The COVID-19 pandemic has exposed many inequities, both within countries and across the world. The least developed countries and those affected by fragility and conflict have been particularly hard hit by the economic impacts of COVID-19, experiencing unprecedented declines in commodity prices and remittances and a collapse in earnings at the household, firm, and national level. These shocks are exacerbating existing vulnerabilities in these fragile contexts and threaten to reverse decades of progress.
As devastating as COVID-19 has been, it has also brought to the fore an essential reckoning and has created a unique window of opportunity for us to opt for a different path, to make choices now that support building back in a more sustainable, inclusive, and resilient manner.
Central to a resilient recovery will be addressing the global crises of poverty and climate change. These are having a deeply marked impact on fragile and conflict-affected states. Prior to COVID-19, it was estimated that, by 2030, half of the world’s poor would be living in fragile states, a situation likely worsened by COVID-19. Fragile contexts are also bearing the brunt of climate change, which is aggravating existing drivers of fragility in these places, such as over-reliance on rain-fed agriculture and conflict over diminishing resources.
A resilient recovery will need to involve creating broad-based economic opportunities while also combating climate change. Energy access will be essential in this, as it serves as a critical lever for unlocking economic growth, human development, and environmental sustainability. Pivoting toward renewable energy technologies in this process will be particularly important. As the gap between the global growth trajectory and the world’s poorest and most fragile countries widens, expanding energy access in these states has never been more urgent.
Why renewable energy?
It has also never been more achievable. The costs of renewable energy technologies have come down considerably in recent years and now frequently outcompete fossil fuels on cost. Indeed, of all newly commissioned utility-scale renewable power generation capacity in 2019, 56% of them achieved costs lower than the cheapest fossil fuel-fired option. Adopting green energy technologies and driving economic growth are no longer in tension – in fact, poorer countries can no longer afford not to go green.
In addition to cost considerations, there are a number of other reasons why renewable energy technologies should be favoured in fragile and conflict-affected situations, notably their synergy with distributed generation systems. In contexts where large-scale energy infrastructure (such as power plants and distribution and transmission lines) is at risk of physical damage or destruction due to conflict, distributed generation technologies offer greater resilience as they:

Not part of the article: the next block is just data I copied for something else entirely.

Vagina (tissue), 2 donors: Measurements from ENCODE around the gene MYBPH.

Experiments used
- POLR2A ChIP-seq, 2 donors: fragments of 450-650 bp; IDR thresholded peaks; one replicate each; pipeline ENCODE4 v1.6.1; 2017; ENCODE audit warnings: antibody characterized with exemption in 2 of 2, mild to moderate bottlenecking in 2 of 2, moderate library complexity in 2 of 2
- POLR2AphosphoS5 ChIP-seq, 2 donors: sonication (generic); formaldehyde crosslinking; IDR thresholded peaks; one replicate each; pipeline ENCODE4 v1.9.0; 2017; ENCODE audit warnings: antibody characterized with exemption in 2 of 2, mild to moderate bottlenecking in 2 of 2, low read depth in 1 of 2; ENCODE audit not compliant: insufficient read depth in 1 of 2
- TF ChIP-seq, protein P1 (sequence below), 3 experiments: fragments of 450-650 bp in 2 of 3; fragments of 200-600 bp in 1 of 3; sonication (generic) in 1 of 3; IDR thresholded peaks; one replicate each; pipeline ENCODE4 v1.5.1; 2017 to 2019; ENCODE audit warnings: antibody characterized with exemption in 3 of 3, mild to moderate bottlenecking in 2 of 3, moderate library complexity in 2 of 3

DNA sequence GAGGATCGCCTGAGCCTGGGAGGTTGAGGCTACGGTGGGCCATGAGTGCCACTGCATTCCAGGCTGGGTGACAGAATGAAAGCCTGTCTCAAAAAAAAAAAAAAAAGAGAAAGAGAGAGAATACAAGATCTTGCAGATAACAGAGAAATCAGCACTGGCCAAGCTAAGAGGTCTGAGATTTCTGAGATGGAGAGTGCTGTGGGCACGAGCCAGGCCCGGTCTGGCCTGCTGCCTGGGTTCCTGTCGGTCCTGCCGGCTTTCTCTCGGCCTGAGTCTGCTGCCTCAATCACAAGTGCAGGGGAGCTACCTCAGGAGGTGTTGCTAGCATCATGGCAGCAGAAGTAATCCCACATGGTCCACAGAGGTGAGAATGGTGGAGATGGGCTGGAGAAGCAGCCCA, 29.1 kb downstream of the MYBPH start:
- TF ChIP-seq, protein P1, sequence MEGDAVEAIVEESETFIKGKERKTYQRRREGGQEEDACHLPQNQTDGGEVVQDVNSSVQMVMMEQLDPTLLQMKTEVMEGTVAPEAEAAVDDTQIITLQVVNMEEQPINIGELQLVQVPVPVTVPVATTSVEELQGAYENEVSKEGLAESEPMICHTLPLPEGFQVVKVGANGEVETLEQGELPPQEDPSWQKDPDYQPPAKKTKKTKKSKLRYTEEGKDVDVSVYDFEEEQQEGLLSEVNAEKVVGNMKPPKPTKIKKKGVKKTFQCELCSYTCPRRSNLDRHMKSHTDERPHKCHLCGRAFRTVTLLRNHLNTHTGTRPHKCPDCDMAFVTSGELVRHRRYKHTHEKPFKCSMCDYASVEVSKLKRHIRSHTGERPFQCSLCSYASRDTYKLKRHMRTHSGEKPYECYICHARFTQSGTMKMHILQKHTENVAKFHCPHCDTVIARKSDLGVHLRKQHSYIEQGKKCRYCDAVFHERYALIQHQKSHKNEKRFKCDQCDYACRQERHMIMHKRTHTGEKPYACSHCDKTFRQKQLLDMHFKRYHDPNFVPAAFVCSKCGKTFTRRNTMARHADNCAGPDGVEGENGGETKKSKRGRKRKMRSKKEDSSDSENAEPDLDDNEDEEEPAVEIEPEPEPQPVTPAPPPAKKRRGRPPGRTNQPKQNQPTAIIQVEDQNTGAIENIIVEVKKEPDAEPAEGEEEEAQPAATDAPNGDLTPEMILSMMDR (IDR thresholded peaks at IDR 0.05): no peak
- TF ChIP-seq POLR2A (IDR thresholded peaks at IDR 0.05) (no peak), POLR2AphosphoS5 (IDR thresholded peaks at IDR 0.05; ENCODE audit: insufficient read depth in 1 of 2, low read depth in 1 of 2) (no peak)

- Spatially distribute risk and lower the likelihood of system-wide failure
- Use locally available renewable energy sources, reducing dependency on imports and transportation
- Allow for a diversified energy supply, increasing resilience
- Are less dependent on functioning government systems and institutions, or political and social stability
- Are modular, flexible, and less capital-intensive, making them easier and quicker to build and manage in unpredictable, conflict-prone situations.
In fragile environments, where planners have to operate in a context of radical uncertainty, they should use robust decision-making approaches favouring solutions that are effective in a range of potential future scenarios. Distributed renewable generation technologies are ideal in this regard, especially where they can be made compatible for connection to the national grid, should the national grid extend to those areas.
Importantly, at a time when recovery efforts are urgent, distributed renewable generation technologies can be rolled out quickly. Manufacturing equipment and installing and maintaining these systems will create jobs that support recovery at this critical time – energy access investments have strong multiplier effects, unleashing wide-ranging economic activity.
While the cost of renewable energy technologies has come down, these systems remain unaffordable for the majority of those living in fragile contexts. Bridging this gap will require a combined push from international organisations, donors and philanthropic foundations, and the private sector, as well as leveraging new and existing innovative financing solutions, including pay-as-you-go platforms for both solar lighting and liquefied natural gas (LNG) for cooking.
A path out of fragility
Expanding energy access will also play a critical role in moving countries out of fragility. Energy access enables the creation of jobs and livelihoods that ensure people benefit more from stability than from conflict, thereby contributing to a broad-based commitment to peace. And because the consequences of energy access are literally visible and yield quick, concrete benefits, it also builds trust in government and state legitimacy in the eyes of citizens, which are necessary ingredients for state building.
A big push in expanding energy access will not only put us on a track toward more sustainable, inclusive, and resilient growth post-COVID-19, but it can also have a tangible impact on moving some of the world’s poorest countries out of conflict and fragility. The investment decisions we make now will shape the economy, and the world, of the future – investing in energy access will make a better future possible for hundreds of millions of people.